Similar stat boosting can be done with items. Use item A to reach the requirements of item B. Assuming item B has sufficient bonus to the required attribute, you can then remove item A, and still meet the requirement.
Maximum Attribute Requirements for Items:
Values listed by Normal/Epic/Legendary
Intelligence based weapons: 326/452/560
Intelligence based armor: 242/343/460
Strength based weapons: 320/428/524
Strength based armor: 335/470/600
Bows (dex): -/-/458
Spears (dex) : 242/340/427
Dexterity based armor: -/319/394
Health is the most important attribute for you, obviously. I’ve heard from fairly reliable sources that your DPS is quite low when you’re dead.
Every attribute point spent in health gives you +25 health. How much exactly is that worth, you may ask. Let’s do some math.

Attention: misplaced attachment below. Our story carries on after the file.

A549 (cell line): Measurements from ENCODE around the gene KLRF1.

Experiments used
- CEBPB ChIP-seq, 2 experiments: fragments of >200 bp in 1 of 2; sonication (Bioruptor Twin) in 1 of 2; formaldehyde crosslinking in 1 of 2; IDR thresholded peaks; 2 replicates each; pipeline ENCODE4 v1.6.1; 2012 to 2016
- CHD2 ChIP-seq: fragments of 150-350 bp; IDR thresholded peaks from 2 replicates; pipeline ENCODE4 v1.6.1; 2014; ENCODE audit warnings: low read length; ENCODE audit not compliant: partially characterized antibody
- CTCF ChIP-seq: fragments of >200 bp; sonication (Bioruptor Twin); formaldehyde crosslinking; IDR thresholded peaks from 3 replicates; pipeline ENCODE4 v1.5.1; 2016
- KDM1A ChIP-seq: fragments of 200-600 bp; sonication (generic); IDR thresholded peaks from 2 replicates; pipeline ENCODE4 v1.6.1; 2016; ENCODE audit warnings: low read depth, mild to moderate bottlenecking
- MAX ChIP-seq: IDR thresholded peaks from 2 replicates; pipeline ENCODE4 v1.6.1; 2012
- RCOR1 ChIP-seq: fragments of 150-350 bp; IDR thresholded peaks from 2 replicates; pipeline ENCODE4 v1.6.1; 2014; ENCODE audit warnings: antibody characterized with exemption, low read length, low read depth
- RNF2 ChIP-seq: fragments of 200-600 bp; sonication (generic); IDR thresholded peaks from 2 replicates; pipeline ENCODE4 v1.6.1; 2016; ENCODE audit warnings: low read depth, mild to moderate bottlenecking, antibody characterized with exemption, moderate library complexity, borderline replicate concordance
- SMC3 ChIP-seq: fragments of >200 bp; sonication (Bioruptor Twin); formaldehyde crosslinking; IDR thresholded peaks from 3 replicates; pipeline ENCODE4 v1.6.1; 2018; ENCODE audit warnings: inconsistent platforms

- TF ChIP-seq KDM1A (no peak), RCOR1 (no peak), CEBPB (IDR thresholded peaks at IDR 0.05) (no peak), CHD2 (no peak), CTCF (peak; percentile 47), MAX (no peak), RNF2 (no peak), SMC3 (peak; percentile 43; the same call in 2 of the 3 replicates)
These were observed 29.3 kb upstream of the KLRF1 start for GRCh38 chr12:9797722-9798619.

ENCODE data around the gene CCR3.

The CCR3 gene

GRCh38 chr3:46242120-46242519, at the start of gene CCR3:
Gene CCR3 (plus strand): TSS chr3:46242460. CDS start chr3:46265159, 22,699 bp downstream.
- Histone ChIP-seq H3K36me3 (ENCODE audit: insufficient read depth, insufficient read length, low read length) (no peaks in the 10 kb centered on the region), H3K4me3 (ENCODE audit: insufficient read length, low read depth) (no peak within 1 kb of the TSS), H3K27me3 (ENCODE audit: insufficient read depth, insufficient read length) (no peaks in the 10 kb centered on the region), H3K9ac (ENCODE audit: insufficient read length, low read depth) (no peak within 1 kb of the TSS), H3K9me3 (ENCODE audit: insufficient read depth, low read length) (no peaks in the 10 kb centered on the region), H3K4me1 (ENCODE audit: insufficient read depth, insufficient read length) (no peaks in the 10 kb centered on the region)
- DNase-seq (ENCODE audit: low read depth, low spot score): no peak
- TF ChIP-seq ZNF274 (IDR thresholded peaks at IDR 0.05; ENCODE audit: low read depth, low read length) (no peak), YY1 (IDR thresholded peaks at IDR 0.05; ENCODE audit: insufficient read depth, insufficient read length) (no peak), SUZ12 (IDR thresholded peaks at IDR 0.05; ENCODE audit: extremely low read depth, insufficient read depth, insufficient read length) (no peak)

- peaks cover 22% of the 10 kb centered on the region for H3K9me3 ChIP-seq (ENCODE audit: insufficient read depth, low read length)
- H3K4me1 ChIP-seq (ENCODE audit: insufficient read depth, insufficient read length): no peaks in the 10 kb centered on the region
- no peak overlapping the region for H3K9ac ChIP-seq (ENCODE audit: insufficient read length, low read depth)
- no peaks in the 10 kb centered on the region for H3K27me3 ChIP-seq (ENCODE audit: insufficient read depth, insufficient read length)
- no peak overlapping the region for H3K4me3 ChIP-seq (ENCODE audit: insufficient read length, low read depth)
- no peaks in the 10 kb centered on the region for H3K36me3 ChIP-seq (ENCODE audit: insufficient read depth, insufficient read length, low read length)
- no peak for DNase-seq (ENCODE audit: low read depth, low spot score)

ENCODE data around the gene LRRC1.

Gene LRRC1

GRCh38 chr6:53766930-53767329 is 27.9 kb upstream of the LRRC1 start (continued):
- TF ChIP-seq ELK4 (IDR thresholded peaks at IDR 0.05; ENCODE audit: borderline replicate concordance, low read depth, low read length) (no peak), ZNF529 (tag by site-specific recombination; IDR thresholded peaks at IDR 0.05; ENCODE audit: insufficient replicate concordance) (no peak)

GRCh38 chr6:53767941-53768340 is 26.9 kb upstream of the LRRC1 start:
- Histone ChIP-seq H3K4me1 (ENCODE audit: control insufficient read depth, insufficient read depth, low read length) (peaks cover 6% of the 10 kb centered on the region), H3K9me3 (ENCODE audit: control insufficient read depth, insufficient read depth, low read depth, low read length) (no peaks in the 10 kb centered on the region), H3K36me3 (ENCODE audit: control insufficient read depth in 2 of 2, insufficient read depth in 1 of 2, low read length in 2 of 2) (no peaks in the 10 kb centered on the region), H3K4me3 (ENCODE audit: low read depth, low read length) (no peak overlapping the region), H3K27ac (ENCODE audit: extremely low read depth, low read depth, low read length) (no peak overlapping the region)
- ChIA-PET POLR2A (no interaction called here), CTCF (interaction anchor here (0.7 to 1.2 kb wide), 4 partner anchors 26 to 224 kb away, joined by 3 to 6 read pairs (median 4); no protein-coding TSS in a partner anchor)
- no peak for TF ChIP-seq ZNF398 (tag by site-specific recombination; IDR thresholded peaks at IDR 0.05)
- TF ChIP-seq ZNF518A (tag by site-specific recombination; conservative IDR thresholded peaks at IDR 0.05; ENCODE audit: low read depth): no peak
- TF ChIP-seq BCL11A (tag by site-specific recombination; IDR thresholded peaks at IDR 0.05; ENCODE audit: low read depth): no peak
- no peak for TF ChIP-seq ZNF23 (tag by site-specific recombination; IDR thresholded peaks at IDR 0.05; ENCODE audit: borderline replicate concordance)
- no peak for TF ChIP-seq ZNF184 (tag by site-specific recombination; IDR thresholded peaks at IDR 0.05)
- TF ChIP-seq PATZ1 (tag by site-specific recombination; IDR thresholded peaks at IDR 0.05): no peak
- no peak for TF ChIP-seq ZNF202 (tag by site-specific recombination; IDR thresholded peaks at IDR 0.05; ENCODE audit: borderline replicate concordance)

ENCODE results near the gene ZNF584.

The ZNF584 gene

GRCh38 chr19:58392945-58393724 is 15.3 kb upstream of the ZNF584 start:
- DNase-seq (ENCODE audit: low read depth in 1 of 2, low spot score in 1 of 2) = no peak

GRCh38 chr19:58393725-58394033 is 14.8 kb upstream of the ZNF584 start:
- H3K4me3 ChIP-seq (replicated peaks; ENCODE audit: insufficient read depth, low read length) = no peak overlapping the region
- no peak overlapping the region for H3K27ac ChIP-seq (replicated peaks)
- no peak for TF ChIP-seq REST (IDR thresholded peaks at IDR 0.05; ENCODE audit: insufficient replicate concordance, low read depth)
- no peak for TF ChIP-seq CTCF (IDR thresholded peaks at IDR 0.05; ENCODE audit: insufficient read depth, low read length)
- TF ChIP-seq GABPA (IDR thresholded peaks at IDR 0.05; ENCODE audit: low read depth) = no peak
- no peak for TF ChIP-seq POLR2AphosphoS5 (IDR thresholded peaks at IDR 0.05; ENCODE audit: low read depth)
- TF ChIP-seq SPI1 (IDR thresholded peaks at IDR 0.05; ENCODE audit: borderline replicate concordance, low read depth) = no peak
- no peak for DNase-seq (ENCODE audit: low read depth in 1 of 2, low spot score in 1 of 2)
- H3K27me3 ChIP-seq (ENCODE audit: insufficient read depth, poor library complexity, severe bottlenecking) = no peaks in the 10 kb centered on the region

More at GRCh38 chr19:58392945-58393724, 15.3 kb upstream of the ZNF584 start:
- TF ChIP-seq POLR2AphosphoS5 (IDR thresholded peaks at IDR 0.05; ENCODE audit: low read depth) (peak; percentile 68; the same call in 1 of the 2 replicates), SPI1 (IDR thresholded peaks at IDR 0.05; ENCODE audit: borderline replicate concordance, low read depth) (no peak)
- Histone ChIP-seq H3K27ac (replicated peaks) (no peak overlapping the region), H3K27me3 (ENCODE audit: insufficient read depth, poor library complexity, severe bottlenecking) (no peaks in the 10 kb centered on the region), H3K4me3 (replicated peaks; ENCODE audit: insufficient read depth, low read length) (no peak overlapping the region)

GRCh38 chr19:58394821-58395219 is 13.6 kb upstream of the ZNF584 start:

You start with 300 health. Quest rewards give you 155/300/400 (normal/epic/legendary) a total of +855 health if you complete all quests that reward you with health bonus.
Increasing your mastery levels increase your health too. Here by how much when masteries are maxed:
So you have at least 300 + 855 + 640 + 640 = 2435 health if you choose two materies, max them, complete all quests that reward you with health in all difficulties. The maximum you will have is 4035.
Every attribute point spent in health increases it by 25.
You need energy to use spells and skills. You start with 300 energy. There are no quests that reward you with energy.
Here are energy gains from maxing masteries:
You start out with 50 strength. Every attribute point spent in strength increases it by 4. Every 50 points in strength increases your physical damage modifier by 10%, and adds 2 flat physical damage. The formula is:
(physicalDamageDV * ((strengthDV/500)+1))+(strengthDV*0.04)
Where physicalDamageDV is the flat physical damage you’re doing without modifiers, and strengthDV is the amount of strength you have.